Timber bifold doors and casement windows

At Timbawood, we are usually asked how our windows can keep the heat IN – and we have a range of solutions that insulate windows to reduce heat loss.

But what happens when temperatures rise and we need our windows to help keep the heat OUT?

As sunlight comes through windows, it can make indoor temperatures soar, causing discomfort and health issues. When temperatures rise and the sun shines down on our homes, it’s vital to keep the inside cool.

Thankfully, there are simple ways to stop heat from coming in through windows. Good window insulation prevents your home from getting too hot in the summer, saving energy and keeping things comfortable.

In this guide, we cover a range of solutions to help keep your home cool in our increasingly hot summers.

1. Seal gaps to block heat from entering your home

It’s important to consider the flow of air on a hot day. A straightforward yet effective method to prevent heat intrusion through your windows is by sealing any gaps, ensuring that cool air remains indoors while hot air stays outside. Using weatherstripping (draught-proofing) is a practical solution to seal these gaps, effectively preventing air leaks and maintaining a comfortable indoor temperature.

If you have sash windows, be sure to open the top sash as well as the bottom sash. This will help to create a circular current of air, so that hotter air can flow out of the top sash as it rises.

2. Use blinds to keep your home cool

Blinds are great for keeping your home cool in hot weather. Closing them during the sunniest times of the day helps stop heat from getting inside. For even better results, choose blackout blinds. They block almost all sunlight and keep your home cooler. Blackout blinds also have a special side that reflects sunlight, keeping heat out. Some, like cellular shades, have a unique design that traps air and stops heat from coming in through the windows.

3. Upgrade to double glazing

Double glazing is better than single glazing at keeping the heat out. If you touch a single glazed window on a hot day, the glass will feel quite warm. This is because double glazing has an inert gas between the two panes of glass, which is a poor transmitter of heat. So when there is a temperature difference between the inside and outside of a building, either when the building is warmer than outside during the winter, or colder than outside on a hot summer day, the gas helps prevent the heat transferring either way. The more inert a gas is, the less heat will be transferred. That is why we choose particularly inert gases, such as Krypton and even Xenon, for our slim double glazing.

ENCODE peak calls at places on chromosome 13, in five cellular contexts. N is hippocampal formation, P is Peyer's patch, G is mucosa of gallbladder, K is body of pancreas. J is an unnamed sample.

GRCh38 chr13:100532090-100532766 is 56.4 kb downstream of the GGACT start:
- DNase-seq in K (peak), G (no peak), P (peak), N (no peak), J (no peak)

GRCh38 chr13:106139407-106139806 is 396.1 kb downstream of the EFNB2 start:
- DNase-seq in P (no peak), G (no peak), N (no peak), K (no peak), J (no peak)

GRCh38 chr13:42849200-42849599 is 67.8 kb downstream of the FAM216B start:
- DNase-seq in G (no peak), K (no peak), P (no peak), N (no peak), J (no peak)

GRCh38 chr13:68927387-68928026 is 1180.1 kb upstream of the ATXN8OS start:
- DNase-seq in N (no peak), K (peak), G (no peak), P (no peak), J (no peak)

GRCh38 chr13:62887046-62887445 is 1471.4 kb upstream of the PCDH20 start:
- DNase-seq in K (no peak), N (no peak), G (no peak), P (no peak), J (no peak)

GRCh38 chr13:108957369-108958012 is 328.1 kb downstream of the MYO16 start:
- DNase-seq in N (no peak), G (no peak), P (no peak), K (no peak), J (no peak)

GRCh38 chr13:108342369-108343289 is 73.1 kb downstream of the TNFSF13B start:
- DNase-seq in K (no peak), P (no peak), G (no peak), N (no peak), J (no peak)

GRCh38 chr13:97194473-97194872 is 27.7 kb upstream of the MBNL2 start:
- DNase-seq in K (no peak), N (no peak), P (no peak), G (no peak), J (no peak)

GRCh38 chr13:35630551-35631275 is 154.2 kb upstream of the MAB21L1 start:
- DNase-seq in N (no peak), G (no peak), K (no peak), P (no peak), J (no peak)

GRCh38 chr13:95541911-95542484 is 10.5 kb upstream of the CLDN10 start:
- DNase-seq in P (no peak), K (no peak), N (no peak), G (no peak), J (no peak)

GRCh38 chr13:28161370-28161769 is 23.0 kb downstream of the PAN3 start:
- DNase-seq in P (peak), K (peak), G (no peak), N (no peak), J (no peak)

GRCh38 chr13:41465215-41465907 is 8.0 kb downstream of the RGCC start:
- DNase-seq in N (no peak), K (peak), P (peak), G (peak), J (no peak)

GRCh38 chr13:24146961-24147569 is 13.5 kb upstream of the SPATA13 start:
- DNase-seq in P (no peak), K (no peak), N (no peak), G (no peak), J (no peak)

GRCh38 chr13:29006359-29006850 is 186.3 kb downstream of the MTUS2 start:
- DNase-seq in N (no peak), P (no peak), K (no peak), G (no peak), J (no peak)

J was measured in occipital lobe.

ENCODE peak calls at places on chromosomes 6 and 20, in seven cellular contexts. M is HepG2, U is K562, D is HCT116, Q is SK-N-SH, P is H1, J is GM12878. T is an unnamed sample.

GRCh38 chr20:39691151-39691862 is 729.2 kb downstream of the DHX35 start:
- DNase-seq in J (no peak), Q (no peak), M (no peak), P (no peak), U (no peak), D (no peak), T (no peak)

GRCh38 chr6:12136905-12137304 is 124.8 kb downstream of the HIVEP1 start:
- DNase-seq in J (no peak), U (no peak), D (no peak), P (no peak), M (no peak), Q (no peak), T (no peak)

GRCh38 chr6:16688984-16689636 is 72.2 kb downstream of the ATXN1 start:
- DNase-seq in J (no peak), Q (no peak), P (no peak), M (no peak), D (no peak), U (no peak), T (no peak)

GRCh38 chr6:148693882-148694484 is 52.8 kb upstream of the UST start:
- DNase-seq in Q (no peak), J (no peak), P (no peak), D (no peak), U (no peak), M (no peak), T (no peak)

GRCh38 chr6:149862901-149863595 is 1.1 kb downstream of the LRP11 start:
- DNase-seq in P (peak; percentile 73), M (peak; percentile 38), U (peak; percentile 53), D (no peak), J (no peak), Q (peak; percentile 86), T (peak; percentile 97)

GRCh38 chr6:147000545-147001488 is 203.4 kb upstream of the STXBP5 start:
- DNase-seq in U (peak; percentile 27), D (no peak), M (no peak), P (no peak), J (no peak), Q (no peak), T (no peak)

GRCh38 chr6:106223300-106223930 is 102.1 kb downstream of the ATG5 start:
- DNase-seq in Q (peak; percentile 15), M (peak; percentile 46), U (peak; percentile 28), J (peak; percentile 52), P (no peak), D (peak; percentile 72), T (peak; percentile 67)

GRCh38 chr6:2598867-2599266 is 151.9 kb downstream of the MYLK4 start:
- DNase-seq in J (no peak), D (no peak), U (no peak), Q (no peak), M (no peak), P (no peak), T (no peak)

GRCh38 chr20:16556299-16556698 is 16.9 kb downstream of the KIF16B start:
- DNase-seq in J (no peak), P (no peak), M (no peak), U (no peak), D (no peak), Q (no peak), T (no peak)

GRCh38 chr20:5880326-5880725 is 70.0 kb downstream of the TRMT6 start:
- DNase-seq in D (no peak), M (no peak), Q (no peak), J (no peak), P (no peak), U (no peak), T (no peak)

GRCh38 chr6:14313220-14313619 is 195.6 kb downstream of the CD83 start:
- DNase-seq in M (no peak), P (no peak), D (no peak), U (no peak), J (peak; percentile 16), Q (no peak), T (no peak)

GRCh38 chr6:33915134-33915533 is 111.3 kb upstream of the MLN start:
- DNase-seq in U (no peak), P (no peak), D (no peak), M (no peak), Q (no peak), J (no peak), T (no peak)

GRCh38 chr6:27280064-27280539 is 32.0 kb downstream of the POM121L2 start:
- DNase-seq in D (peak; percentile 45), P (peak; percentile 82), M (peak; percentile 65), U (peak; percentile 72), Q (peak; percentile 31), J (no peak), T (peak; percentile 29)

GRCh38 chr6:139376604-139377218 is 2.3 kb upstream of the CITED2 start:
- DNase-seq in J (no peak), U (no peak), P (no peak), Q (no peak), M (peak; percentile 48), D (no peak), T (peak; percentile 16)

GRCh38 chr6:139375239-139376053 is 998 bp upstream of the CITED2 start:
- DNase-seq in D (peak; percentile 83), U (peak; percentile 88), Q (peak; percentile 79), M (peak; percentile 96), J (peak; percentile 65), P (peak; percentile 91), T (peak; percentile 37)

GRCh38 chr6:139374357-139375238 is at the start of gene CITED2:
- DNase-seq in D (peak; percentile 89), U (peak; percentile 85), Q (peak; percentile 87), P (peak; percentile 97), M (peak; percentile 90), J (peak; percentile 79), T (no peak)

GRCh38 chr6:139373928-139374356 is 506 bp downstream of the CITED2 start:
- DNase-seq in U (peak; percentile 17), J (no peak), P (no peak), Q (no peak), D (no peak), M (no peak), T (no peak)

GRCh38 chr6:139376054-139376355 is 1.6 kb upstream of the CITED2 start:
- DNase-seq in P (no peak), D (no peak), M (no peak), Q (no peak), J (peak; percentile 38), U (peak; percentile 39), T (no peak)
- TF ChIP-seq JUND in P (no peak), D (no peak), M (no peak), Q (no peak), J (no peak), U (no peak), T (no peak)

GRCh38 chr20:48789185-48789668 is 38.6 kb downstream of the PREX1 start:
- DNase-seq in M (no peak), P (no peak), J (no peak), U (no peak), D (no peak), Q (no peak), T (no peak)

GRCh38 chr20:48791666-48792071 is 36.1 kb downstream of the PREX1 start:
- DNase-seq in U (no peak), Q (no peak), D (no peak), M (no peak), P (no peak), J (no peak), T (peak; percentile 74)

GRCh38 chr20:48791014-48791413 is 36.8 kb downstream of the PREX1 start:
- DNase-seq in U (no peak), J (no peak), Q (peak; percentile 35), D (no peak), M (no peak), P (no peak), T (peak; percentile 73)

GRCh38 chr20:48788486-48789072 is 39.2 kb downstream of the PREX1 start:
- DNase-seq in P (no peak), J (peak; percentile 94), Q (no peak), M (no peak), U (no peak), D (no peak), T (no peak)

4. Use low emissivity glass

Single glazing allows a significant amount of heat energy from the sun to pass through the glass, resulting in high solar gain. To address this issue, our double glazing is equipped with a Low E coating on the inner pane. Low E, short for “low emissivity”, glass is specially coated to minimise solar gain compared to clear glass. This coating serves a dual purpose: it reflects the sun’s heat away from the building during hot weather and helps retain heat inside the building during winter, contributing to energy efficiency year-round.

5. Try solar control glass

For commercial properties, or south facing homes with bifold doors, it is possible to use ‘Solar Control’ glass to reduce solar gain even further to avoid overheating. This glass usually has a more mirror-like, reflective quality or tint to it. This is often seen in office blocks and conservatory roofs; they feature a lot of glass and therefore rely on Solar Control glass to regulate the temperature.

6. Use window films for heat reflection and UV protection

Window films offer a low cost solution for heat reduction and UV protection. By applying window films to your windows, you can effectively reflect heat away from your home, keeping interiors cooler and more comfortable. Additionally, these films serve as a barrier against harmful UV rays, safeguarding your furnishings, flooring and artwork from fading and damage.

Blocking heat from entering your home through windows is essential for maintaining a comfortable indoor environment, particularly during hot weather. Whether you opt for simple DIY solutions or invest in a more long term solution, taking proactive steps to keep your home cool not only improves comfort but also contributes to sustainability and cost savings in the long run.

If you’re looking to replace your timber windows, we specialise in the finest single and double glazed sash windows and casement windows for period properties in London and the Home Counties.

If you’d like to find out more about the many options available, or you would like a free quote, please get in touch to speak to one of our specialists on 0208 893 4889.